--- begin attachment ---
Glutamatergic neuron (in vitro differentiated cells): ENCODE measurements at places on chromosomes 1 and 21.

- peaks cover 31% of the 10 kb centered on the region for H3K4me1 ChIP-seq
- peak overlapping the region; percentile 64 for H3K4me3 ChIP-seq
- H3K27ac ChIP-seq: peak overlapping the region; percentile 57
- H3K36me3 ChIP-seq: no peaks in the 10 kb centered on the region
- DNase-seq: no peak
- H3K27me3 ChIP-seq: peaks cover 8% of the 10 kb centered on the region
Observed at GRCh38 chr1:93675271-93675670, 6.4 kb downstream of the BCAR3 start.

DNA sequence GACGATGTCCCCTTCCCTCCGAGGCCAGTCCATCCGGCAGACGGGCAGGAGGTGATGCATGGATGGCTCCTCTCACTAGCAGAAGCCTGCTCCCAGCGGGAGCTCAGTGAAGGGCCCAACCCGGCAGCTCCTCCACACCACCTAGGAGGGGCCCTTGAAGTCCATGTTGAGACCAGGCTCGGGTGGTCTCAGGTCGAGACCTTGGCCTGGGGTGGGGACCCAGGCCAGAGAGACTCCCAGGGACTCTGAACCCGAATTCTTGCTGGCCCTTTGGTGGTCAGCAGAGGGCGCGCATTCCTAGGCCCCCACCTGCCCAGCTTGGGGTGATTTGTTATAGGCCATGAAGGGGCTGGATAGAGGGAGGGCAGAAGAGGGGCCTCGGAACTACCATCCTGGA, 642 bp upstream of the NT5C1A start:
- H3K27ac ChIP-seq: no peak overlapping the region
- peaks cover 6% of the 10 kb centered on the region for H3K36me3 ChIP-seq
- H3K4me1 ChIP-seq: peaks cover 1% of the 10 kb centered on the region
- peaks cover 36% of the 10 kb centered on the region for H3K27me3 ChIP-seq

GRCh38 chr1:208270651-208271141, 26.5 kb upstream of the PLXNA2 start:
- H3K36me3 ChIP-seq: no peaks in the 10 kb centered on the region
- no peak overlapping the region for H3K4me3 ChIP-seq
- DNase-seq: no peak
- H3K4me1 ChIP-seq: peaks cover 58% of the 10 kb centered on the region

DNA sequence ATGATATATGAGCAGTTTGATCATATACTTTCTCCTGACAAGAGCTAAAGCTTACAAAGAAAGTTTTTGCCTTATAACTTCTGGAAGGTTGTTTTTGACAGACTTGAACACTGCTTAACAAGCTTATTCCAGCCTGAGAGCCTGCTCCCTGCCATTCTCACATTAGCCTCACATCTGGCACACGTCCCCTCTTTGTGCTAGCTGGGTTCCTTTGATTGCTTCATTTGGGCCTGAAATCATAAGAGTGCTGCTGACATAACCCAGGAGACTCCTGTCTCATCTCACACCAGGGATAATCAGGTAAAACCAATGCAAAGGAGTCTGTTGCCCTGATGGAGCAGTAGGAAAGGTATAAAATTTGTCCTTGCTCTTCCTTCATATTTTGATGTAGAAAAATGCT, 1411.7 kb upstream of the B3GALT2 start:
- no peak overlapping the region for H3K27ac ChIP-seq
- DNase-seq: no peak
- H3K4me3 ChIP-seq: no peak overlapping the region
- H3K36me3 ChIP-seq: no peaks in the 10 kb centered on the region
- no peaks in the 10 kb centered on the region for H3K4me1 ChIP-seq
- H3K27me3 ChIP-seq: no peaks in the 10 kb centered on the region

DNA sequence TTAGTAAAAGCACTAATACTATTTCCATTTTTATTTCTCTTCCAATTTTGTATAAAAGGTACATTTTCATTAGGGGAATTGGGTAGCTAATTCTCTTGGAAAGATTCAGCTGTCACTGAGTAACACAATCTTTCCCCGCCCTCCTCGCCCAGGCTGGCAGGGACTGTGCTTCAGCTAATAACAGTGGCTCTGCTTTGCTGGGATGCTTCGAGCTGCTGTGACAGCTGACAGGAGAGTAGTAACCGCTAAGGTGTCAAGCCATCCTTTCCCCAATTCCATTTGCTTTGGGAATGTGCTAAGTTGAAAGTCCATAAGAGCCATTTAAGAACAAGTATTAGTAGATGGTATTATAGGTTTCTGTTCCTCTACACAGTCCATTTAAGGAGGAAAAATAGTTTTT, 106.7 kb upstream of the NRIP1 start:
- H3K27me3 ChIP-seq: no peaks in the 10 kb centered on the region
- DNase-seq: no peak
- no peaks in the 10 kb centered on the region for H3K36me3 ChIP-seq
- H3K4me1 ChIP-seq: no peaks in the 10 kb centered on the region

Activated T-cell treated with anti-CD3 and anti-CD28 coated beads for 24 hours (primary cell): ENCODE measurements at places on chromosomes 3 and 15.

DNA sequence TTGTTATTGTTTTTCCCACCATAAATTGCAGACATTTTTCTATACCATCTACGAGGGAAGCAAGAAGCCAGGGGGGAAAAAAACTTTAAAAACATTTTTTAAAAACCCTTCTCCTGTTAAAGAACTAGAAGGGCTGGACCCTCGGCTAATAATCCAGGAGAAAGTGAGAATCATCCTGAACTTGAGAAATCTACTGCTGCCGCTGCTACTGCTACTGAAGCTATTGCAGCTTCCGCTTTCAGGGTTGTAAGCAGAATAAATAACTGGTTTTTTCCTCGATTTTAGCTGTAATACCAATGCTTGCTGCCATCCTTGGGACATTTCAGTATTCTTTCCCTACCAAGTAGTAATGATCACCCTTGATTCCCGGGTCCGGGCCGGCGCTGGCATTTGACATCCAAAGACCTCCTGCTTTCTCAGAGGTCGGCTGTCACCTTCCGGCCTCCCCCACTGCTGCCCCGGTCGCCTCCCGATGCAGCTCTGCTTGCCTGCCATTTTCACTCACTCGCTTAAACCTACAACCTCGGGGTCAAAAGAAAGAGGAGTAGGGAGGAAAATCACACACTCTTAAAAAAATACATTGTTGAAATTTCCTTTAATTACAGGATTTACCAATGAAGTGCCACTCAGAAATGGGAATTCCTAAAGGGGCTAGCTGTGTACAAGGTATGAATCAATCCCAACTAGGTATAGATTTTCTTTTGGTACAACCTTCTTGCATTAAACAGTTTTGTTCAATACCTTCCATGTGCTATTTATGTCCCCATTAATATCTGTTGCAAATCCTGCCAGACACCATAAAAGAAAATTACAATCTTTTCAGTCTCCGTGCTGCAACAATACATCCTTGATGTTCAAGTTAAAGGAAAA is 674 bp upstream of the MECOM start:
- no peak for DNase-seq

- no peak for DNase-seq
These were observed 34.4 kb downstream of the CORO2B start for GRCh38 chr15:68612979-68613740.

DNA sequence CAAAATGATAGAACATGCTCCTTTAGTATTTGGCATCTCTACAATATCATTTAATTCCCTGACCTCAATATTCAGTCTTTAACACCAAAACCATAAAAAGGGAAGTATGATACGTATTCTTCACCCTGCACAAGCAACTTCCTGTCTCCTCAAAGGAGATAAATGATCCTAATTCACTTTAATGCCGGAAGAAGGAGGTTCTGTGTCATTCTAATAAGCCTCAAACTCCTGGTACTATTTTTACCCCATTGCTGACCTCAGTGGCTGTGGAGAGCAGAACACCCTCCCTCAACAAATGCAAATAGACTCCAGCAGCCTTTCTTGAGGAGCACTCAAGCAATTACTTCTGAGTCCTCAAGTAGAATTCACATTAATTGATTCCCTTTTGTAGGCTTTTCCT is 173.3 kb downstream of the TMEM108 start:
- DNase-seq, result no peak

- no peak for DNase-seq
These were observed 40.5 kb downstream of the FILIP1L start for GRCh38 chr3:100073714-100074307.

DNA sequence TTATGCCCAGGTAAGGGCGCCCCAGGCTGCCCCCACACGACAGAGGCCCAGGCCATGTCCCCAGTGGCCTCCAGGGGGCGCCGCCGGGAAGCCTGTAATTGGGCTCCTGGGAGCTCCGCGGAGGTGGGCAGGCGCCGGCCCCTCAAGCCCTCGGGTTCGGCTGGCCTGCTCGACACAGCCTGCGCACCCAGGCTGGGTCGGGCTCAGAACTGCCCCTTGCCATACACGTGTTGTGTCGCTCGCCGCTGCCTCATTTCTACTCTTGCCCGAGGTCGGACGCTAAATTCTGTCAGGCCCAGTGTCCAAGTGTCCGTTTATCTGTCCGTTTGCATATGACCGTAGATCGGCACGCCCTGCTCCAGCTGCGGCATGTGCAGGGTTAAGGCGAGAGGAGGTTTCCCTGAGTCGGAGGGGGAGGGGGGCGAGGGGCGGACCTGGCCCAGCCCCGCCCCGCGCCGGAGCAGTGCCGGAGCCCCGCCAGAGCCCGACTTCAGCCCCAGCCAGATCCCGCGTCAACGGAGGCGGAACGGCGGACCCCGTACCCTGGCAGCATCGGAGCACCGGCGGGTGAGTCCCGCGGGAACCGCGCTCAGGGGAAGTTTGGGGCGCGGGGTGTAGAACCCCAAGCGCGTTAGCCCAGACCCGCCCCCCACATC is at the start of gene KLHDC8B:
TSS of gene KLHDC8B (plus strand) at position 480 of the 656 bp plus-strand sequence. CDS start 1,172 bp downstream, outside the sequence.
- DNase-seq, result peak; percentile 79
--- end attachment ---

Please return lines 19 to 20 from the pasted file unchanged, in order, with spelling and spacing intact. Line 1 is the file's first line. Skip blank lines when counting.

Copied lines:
DNA sequence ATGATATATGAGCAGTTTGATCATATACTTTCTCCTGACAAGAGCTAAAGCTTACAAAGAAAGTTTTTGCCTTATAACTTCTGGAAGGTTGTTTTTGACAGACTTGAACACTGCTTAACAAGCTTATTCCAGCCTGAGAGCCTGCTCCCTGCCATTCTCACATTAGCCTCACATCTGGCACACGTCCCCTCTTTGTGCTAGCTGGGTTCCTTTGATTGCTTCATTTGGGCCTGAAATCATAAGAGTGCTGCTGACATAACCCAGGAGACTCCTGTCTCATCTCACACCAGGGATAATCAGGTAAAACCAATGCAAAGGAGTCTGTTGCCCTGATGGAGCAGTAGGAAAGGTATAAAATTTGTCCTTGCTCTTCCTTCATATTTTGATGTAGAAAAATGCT, 1411.7 kb upstream of the B3GALT2 start:
- no peak overlapping the region for H3K27ac ChIP-seq